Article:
Over time, concrete structures deform under the weight they support, which ultimately leads to structural failure if not replaced. The concrete deformation is caused when the microscopic grains that bind the concrete together - grains known as calcium-silicate-hydrate - are compelled by the compressive force to move past each other. However, the mechanism that causes some concretes to deform more than others is not well understood. In this project, researchers are studying how a series of calcium-silicate-hydrates responds to compressive stress. For example, the team is examining the effect of adding aluminum, which is now being added to some cements as an environmentally friendly way to dispose of metal wastes. The researchers are using advanced X-ray-based imaging techniques to directly visualize how the grains respond to compression. The results of this project can be used to provide insights into concrete failure mechanisms and suggest remedies to increase durability towards more environmentally responsible infrastructure. As such, this project plays a crucial role in the forecasting and replacement of the nation?s aging civil infrastructure. The project is training both undergraduate and graduate students; an emphasis is placed on recruiting students from groups typically underrepresented in the sciences to join the team.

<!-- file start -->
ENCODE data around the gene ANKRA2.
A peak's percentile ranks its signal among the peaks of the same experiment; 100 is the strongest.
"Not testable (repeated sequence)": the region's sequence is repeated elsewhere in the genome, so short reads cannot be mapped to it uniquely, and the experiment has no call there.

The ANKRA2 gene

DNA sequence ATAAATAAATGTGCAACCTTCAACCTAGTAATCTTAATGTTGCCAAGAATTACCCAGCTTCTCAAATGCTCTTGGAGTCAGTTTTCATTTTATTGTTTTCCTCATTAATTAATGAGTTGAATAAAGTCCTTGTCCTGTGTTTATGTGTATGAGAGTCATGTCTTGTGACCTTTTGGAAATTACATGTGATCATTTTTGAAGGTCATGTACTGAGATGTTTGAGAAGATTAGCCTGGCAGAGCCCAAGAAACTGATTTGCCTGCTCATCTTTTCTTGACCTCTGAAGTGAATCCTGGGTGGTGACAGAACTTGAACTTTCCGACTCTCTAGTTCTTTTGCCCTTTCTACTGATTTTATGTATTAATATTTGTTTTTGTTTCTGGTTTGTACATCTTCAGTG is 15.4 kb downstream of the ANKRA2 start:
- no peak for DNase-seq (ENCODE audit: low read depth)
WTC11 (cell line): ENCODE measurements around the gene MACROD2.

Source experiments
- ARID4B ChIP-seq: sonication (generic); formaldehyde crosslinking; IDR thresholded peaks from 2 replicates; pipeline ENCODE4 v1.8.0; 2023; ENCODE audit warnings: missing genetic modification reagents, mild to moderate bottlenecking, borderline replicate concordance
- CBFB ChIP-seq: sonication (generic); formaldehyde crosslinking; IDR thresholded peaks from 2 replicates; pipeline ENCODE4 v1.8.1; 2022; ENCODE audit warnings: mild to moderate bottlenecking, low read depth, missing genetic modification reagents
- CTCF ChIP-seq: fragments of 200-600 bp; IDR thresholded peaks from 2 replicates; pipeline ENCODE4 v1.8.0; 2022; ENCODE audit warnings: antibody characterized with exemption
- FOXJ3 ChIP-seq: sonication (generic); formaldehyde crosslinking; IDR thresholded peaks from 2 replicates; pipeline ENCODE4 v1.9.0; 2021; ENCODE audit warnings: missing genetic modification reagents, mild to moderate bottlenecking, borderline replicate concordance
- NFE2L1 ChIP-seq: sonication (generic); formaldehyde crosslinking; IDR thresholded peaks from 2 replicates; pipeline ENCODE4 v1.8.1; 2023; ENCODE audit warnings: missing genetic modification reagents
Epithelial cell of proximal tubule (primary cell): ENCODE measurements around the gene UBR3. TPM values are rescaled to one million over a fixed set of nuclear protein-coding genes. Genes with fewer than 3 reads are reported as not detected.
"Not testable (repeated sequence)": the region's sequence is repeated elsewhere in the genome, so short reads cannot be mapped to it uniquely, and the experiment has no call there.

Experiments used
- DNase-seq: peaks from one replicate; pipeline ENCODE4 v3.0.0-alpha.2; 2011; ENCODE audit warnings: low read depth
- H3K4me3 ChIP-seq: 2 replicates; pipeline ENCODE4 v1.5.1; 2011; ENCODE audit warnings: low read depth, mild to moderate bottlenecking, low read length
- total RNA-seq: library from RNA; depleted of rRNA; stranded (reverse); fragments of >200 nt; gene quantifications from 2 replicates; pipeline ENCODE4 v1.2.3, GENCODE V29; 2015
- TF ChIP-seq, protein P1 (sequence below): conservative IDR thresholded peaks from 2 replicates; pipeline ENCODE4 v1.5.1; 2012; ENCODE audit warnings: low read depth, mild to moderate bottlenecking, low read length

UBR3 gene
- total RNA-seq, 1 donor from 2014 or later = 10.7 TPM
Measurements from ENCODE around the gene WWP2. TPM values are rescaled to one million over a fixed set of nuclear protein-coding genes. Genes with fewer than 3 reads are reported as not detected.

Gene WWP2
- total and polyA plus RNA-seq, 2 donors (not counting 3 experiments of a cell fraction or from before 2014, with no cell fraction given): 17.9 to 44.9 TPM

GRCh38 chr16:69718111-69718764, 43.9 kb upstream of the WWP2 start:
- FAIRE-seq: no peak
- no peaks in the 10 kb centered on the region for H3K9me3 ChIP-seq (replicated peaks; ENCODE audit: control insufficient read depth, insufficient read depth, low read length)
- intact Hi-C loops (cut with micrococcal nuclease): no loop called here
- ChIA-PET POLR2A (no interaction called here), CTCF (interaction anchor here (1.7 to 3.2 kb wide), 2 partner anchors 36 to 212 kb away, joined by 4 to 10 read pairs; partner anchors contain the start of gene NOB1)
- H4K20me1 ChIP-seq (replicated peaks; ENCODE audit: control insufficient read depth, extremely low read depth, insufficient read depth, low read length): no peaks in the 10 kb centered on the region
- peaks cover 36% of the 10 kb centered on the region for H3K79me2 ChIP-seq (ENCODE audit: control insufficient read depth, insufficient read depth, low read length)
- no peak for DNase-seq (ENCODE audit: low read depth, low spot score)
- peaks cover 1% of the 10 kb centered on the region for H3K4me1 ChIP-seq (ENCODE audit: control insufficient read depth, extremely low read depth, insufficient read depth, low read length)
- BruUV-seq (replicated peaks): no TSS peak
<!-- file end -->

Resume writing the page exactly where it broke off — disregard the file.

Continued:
TECHNICAL DETAILS: An insidious decay mechanism of concrete is its creep under stress. The main binding phase, nanocrystalline calcium-silicate-hydrate (C-S-H), is implicated in the creep, but there is very little understanding of how these grains slide past each other. C-S-H grains comprise a number of calcium oxide sheets decorated with silica tetrahedra, where each sheet is separated by a thin layer of water molecules. Depending on the amount of silicon or if metals are present, the properties of the C-S-H can vary significantly. The team is using domestic synchrotron facilities to measure grain alignment (texturing) under uniaxial stress towards determining the mechanism(s) of grain slippage. The water environment in C-S-H is being studied with proton nuclear magnetic resonance relaxometry to determine how liquid- or ice-like it is. Finally, the strain in silicon - oxygen bonds under stress is being studied with uniaxial-stress Raman spectroscopy to determine if there are slip planes within the structure under uniaxial stress. The development of uniaxial-stress Raman spectroscopy will be useful for understanding similar phenomena in other nanocrystalline ceramic materials. The results of the project are useful for engineering models of structural integrity in cement-based structures.

This award reflects NSF's statutory mission and has been deemed worthy of support through evaluation using the Foundation's intellectual merit and broader impacts review criteria.

National Science Foundation (NSF)
Division of Materials Research (DMR)
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Lynnette Madsen
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University of California Berkeley
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